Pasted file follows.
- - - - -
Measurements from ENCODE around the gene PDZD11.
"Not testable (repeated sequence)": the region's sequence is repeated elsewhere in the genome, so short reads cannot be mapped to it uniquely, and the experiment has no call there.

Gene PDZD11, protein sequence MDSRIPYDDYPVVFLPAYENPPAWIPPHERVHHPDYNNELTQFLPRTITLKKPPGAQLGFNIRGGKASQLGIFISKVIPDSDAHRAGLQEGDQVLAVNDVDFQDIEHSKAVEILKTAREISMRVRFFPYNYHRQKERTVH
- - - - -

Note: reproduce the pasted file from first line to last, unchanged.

Measurements from ENCODE around the gene PDZD11.
"Not testable (repeated sequence)": the region's sequence is repeated elsewhere in the genome, so short reads cannot be mapped to it uniquely, and the experiment has no call there.

Gene PDZD11, protein sequence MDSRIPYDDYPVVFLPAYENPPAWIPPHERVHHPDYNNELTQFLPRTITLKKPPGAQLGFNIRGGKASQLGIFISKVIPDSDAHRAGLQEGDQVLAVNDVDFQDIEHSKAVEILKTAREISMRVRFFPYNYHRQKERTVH